As a consequence, tonally, it’s extremely muddled throughout, switching between languidly slow, overlong and serious, and then suddenly remembering the very young children’s audience, and their partiality towards humour that’s just far too infantile.
The latter is due mainly to the dwarfs, who, despite the starry cast they’re made up of (including wise leader Bob Hoskins), not only don’t put in an appearance until well after the first hour, but, curiously there’s eight of them.
One of the best scenes, at last adds some much-needed colour, as they lead our moping heroine into an evergreen glade, complete with toadstools, cute-faced pixies and fluorescent, camouflaged tortoises. It’s a beautifully designed, quiet sequence.
The most memorable supporting role is that of the Queen’s brother, played with dripping malevolence by Sam Spruell, very much in the similar cannon of The Mask of Zorro’s deceptively-named Captain Love, David Thewlis’s Northern antagonist King Einon in DragonHeart, or even Rocky Horror’s Richard O’Brien’s Pierre Le Pieu, in a fellow fairytale adaptation: Ever After: A Cinderella Story. These are wonderfully slimy supporting characters, irredeemably evil, and every bit as impactful, if not even more so, in the role of sometimes the secondary villain, as Theron is as his dominant, more intellectual sibling.
The film’s most disappointing element is the screenplay, struggling under the weight of its own flat dialogue and seemingly endless exposition.
In the accompanying trailers, as well as gigantic pop-out billboard posters adorning the multiplexes of shopping centres, presumably because filmmakers were all too aware of the recent competition of Mirror Mirror, I feel the marketing campaign made this out to be the far more epic option of the two, on a more ambitious scale. So I wonder why it feels quite small compared with its contemporary blockbusters such as the Narnia films for instance.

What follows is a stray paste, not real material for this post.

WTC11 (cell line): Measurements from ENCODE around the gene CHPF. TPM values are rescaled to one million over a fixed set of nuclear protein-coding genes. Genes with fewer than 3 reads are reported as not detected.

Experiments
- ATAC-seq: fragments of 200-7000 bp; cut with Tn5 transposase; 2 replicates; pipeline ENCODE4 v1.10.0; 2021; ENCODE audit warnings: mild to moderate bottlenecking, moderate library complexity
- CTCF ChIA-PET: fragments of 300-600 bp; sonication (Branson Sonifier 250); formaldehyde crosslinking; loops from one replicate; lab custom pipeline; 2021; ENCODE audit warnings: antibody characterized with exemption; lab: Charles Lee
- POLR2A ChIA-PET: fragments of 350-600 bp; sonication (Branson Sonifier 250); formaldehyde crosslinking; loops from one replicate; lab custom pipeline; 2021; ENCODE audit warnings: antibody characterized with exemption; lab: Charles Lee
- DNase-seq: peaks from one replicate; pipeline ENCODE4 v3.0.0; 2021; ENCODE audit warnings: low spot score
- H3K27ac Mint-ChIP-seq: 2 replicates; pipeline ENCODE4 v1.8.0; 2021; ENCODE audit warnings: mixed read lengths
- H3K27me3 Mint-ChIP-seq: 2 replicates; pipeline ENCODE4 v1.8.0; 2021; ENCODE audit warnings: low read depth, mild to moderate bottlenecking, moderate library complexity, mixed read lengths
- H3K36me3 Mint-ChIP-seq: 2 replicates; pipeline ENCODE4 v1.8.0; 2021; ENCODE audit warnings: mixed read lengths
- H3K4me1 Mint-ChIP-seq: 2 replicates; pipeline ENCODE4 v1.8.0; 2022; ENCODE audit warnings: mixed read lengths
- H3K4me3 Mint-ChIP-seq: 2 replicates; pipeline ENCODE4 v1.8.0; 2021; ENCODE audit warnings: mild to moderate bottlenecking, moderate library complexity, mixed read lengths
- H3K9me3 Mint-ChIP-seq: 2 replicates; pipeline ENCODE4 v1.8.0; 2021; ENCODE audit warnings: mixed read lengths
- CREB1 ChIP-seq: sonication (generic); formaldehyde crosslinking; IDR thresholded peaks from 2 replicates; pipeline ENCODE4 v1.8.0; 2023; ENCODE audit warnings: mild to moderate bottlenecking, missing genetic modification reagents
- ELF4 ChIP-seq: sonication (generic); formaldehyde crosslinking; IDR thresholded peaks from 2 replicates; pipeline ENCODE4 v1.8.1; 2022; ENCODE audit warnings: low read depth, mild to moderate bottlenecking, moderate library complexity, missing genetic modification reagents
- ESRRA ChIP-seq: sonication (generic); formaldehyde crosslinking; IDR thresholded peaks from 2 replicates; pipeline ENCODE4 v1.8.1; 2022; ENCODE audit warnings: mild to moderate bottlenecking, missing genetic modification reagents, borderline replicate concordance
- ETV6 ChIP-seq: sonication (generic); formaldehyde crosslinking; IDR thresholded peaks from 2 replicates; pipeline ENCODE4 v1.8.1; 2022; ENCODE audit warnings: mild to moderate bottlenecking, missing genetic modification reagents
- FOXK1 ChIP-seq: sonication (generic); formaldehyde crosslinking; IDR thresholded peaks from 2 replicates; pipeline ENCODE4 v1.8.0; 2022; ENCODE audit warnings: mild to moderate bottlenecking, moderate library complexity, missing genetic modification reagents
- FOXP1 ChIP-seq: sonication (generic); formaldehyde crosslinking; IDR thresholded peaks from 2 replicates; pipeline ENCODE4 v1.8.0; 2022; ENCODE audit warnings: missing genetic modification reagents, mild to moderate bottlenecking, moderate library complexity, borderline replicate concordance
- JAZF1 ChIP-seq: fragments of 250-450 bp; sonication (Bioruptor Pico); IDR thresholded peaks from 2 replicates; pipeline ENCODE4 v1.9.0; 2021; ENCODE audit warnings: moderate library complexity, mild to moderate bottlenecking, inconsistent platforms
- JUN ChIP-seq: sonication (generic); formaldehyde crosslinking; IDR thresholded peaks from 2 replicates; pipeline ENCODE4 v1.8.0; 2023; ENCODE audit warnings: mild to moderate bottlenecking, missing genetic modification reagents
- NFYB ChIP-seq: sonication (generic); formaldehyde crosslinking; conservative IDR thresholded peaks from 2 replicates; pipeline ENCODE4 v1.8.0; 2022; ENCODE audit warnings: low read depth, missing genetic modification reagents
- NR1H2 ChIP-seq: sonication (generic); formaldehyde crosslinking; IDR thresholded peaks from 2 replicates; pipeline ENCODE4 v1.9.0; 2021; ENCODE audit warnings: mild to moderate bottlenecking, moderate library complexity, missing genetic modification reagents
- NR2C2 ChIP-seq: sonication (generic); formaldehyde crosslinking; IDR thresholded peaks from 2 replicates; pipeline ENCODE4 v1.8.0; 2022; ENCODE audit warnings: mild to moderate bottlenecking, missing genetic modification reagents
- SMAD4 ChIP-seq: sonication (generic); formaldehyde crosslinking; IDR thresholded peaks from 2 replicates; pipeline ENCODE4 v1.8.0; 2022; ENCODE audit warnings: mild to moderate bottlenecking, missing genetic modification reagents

Perhaps it’s the choice not to venture into the utilization of 3D, apparently less popular with audiences, who in the main prefer 2D, but to me, a third dimension always adds to a certain immersive quality to the entire cinematic experience. The decision then to not choose 3D for a project that would seem to suit it ideally, is a missed opportunity, often counting against the film, meaning that a swish of a sword, slow-motion drips of blood, or the breaking of the mirror’s shards of glass, could have been made far more tactile for the audience.
The result, unfortunately feels considerably less ‘epic’ than was first intended, at least promotionally. This is partly due to the omission from the theatrical trailer, of Theron’s deeply sinister narration, a much more threatening version of the mirror’s simile-laden poem. Instead of the supposed innocence of the animated original’s: ‘Skin white as snow’ etc, Ravenna’s decidedly darker declaration of jealousy at her rival reads: ‘Lips red as blood…hair black as night…bring me your heart…my dear, dear Snow White’… It’s such an effectively unsettling speech, delivered with all the appropriate relish by Theron, I don’t know why they didn’t use it at all in the actual film.
It’s mildly enjoyable enough, but a wonderful central performance from Theron, don’t change this from being a case of individual scenes being stronger than the muddled whole. Here’s hoping, that if this is a relative success, and distributors Universal Studios do decide to cash-in on an inevitable sequel, as much effort is put into improving this labored screenplay’s pacing, character development and dialogue, as it does into its far more successful take on its cinematic technique; of effects, villainy and visuals.
Rating: * *